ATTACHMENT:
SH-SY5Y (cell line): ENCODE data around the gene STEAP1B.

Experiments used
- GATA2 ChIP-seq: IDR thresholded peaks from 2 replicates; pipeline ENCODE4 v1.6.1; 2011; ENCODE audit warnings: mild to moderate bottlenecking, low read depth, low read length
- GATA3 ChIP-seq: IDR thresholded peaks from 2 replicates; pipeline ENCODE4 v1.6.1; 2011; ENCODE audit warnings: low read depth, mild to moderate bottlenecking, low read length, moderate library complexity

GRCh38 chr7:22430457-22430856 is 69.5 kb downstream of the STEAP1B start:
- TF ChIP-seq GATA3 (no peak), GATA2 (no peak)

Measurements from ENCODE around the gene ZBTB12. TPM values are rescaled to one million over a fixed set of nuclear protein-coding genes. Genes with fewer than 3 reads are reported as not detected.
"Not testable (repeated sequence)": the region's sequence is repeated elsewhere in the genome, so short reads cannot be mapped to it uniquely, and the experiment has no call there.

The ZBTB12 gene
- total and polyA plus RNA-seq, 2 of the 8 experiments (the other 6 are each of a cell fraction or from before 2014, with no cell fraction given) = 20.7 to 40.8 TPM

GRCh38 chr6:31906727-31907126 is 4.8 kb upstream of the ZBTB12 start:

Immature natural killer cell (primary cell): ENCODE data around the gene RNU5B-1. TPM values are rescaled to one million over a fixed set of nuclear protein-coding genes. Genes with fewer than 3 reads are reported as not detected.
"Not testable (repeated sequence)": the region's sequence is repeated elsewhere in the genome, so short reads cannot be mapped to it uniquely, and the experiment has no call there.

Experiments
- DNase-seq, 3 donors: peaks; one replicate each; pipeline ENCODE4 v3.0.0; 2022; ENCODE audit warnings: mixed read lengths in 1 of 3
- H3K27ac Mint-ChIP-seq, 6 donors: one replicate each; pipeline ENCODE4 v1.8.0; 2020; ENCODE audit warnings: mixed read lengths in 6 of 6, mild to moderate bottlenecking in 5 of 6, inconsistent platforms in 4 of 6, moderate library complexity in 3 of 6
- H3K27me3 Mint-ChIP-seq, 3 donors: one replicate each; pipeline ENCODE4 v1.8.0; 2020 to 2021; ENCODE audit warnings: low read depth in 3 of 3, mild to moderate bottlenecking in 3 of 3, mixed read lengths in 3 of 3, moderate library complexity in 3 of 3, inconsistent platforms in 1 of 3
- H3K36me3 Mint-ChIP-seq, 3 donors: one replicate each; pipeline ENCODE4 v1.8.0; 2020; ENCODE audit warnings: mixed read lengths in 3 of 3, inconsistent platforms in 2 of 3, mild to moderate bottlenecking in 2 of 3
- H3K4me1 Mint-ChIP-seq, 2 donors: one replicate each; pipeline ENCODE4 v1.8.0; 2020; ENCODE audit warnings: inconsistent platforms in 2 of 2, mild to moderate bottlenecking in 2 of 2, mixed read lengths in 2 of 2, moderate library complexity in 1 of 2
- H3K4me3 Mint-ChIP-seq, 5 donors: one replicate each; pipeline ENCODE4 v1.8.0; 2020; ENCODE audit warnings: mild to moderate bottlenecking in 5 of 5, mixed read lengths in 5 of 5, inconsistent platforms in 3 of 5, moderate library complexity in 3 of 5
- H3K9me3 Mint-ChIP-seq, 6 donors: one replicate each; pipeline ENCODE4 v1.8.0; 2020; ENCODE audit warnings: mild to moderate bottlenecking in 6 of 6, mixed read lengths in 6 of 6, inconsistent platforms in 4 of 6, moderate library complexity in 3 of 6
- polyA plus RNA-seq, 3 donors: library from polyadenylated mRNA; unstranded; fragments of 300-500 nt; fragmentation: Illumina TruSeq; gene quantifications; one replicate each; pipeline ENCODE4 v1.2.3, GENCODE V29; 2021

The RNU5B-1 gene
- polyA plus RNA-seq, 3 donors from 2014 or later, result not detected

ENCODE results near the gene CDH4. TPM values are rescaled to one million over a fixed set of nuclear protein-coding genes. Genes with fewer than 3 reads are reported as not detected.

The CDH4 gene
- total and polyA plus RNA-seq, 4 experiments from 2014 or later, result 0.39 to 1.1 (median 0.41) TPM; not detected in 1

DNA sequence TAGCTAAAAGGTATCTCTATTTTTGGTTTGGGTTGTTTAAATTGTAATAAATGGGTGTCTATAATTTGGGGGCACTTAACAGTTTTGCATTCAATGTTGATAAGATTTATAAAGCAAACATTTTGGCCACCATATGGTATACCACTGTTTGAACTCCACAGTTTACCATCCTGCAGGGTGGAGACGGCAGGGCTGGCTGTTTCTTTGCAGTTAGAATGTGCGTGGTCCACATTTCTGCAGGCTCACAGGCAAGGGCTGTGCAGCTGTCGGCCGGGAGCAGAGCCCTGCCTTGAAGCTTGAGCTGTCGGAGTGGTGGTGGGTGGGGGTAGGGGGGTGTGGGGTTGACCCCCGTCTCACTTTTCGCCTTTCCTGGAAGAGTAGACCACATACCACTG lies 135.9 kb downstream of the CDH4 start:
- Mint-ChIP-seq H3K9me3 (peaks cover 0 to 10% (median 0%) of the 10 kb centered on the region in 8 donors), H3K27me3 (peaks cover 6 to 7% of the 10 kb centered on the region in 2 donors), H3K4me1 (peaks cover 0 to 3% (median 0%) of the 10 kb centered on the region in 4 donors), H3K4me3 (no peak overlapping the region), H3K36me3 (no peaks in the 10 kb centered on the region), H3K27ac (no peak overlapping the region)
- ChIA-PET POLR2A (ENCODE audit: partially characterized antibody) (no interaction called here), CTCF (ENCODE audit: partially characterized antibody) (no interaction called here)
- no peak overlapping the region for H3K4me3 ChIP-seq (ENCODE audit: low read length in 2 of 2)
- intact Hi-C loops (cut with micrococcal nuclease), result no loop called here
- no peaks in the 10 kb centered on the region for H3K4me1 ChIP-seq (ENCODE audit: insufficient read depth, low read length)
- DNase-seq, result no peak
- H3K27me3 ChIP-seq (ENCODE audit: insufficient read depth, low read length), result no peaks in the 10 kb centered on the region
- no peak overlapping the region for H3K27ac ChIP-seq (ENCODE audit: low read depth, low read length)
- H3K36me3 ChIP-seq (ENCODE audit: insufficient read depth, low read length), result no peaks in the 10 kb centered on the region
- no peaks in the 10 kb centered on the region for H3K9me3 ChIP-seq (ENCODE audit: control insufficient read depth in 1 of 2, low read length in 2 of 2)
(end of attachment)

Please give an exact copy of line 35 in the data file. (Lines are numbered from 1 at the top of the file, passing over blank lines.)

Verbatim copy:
- H3K27me3 ChIP-seq (ENCODE audit: insufficient read depth, low read length), result no peaks in the 10 kb centered on the region